• But I answered him thus.—‘It is easy, my good sir, and characteristic of human nature, to gird at the age in which one lives. Yet consider whether it may not be true that it is less the world’s peace that ruins noble nature than this war illimitable which holds our aspirations in its fist, and occupies our age with passions as with troops that utterly plunder and harry it. The love of money and the love of pleasure enslave us, or rather, as one may say, drown us body and soul in their depths. For vast and unchecked wealth marches with lust of pleasure for comrade, and when one opens the gate of house or city, the other at once enters and abides. And in time these two build nests in the hearts of men, and quickly rear a progeny only too legitimate: and the ruin within the man is gradually consummated as the sublimities of his soul wither away and fade, and in ecstatic contemplation of our mortal parts we omit to exalt, and come to neglect in nonchalence, that within us which is immortal.’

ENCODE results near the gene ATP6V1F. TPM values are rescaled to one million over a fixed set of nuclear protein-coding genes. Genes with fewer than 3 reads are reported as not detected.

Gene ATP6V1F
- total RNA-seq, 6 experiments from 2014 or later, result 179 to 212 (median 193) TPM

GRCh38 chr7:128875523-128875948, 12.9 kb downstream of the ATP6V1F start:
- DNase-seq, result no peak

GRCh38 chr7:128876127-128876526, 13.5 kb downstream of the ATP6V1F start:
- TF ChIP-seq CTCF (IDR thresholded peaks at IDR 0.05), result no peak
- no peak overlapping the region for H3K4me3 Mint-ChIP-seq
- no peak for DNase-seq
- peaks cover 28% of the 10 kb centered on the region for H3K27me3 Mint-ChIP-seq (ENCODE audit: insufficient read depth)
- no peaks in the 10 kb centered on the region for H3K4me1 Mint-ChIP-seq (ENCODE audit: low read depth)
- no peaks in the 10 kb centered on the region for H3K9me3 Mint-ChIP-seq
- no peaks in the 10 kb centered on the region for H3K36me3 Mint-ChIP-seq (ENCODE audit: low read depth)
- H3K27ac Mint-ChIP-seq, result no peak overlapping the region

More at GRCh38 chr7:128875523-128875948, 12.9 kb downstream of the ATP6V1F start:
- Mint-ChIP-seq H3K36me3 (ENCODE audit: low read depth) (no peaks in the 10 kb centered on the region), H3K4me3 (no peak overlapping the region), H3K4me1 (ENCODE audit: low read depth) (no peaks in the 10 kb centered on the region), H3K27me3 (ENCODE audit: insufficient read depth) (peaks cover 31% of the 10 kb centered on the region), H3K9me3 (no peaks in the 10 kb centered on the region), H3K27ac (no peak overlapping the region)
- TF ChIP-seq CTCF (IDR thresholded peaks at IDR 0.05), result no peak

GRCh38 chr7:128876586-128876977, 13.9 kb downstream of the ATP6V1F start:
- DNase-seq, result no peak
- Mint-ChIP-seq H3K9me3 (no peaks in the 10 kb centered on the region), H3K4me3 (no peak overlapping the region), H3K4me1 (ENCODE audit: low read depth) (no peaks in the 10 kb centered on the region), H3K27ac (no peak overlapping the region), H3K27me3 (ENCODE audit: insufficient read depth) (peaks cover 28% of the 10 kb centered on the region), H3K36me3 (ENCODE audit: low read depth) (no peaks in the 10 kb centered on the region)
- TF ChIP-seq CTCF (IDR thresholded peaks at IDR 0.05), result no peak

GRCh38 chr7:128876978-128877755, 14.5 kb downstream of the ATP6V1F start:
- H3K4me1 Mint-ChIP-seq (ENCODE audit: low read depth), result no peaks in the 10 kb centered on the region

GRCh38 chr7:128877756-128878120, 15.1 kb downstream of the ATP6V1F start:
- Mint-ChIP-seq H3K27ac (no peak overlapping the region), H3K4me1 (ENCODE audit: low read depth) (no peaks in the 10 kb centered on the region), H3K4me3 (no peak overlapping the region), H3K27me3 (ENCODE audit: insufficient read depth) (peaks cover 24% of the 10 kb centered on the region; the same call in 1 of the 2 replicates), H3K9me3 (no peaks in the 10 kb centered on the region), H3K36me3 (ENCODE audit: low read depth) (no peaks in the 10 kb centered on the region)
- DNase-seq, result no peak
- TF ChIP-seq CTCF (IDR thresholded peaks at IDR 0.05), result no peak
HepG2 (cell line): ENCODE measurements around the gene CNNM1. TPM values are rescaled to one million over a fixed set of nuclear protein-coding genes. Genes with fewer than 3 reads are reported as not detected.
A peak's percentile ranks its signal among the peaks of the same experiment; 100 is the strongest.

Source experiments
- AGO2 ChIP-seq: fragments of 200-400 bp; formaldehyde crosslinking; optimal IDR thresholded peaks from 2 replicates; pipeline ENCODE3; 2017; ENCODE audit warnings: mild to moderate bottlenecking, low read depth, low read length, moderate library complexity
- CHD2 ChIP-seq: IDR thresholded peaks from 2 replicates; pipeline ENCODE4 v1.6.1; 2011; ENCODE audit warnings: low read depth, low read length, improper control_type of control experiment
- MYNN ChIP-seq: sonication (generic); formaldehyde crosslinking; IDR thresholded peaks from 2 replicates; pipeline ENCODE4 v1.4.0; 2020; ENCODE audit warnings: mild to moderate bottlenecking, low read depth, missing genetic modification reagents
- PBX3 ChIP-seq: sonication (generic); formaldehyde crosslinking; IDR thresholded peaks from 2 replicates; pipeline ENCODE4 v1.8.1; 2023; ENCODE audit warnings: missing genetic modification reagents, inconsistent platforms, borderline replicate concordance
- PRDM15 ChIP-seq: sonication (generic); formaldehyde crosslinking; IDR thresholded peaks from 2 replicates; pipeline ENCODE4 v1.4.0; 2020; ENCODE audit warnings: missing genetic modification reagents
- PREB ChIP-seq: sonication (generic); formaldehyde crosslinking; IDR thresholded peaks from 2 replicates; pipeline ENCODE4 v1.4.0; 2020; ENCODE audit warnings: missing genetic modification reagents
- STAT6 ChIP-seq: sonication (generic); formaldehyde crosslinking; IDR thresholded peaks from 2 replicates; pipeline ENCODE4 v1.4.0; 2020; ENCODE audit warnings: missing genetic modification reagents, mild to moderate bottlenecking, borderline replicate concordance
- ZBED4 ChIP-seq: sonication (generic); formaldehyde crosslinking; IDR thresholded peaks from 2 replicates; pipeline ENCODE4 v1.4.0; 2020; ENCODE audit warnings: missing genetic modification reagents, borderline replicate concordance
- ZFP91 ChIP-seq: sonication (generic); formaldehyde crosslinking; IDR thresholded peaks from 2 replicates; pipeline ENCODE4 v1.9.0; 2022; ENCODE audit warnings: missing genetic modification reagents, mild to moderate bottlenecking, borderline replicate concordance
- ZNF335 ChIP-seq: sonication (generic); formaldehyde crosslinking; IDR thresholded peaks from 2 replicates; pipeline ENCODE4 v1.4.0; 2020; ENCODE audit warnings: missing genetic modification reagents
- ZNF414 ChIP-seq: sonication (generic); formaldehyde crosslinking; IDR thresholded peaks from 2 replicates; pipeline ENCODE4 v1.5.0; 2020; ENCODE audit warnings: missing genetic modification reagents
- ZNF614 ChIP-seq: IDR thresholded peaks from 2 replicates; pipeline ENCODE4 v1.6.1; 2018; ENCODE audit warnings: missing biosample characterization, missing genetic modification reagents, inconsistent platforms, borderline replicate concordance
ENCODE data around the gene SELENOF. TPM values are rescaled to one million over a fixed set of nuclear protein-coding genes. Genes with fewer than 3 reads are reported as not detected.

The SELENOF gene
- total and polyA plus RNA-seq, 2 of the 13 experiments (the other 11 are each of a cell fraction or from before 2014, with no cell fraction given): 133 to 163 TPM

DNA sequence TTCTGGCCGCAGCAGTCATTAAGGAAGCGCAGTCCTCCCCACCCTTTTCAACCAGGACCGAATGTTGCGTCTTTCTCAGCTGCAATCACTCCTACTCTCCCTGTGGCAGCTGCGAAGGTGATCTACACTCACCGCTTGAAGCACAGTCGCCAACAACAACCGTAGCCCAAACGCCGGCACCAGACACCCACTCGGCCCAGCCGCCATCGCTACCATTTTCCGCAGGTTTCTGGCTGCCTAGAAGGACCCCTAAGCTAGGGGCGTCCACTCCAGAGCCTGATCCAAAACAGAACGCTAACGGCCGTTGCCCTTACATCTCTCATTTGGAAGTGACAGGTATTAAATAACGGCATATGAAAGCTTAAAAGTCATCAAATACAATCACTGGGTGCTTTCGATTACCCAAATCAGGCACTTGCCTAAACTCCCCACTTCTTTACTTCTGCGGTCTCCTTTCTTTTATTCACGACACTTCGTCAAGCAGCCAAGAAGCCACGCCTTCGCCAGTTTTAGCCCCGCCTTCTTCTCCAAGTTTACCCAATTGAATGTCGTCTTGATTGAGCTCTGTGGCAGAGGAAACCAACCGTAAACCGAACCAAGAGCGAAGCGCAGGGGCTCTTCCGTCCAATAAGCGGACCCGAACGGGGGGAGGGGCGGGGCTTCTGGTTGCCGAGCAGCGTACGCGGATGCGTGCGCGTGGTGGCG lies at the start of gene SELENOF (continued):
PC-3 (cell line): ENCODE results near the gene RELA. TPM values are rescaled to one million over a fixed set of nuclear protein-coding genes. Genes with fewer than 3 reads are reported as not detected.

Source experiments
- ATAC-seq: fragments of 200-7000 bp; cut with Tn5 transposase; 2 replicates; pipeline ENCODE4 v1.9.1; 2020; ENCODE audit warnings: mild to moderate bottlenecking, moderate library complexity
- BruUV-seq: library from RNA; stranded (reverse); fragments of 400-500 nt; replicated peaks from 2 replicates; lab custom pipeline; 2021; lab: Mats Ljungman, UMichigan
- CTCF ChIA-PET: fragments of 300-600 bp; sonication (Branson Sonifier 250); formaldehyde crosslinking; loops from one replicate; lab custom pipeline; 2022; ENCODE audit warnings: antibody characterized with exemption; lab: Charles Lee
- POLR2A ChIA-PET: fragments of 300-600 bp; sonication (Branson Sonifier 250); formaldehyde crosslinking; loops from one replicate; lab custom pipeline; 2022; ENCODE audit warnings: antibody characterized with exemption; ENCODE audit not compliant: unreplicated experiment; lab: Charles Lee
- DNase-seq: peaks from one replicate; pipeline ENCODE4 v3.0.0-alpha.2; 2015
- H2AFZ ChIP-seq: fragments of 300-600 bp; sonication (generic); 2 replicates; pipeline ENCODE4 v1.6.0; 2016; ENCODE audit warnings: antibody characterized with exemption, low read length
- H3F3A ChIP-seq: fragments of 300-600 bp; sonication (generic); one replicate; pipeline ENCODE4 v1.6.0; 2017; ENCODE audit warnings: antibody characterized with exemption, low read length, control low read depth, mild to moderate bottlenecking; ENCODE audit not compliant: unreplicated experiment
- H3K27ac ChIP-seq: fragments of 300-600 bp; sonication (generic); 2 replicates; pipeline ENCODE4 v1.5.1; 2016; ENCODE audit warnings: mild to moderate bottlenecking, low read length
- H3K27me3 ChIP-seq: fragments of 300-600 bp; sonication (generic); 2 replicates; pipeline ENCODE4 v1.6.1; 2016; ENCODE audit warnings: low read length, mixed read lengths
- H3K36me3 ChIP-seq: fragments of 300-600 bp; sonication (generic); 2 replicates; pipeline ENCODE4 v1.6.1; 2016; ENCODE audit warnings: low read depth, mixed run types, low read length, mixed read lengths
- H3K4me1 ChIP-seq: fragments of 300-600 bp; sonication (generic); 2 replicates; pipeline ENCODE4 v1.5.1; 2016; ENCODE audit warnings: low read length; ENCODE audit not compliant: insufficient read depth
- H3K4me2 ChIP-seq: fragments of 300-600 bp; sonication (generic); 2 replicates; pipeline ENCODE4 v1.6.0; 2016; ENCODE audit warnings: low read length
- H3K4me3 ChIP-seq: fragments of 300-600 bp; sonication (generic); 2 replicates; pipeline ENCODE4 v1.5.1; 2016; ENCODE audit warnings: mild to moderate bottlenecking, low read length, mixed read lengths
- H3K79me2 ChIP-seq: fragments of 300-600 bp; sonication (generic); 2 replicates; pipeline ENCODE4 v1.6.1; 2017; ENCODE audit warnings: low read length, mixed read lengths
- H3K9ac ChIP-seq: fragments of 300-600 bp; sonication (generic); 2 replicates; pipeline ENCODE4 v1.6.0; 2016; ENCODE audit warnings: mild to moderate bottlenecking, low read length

• I had a friend once who, being in doubt with what picture to decorate the chimney-piece in his library, cast away choice and wrote up two Greek words—[Greek15]; that is, the hospital—the healing-place—of the soul.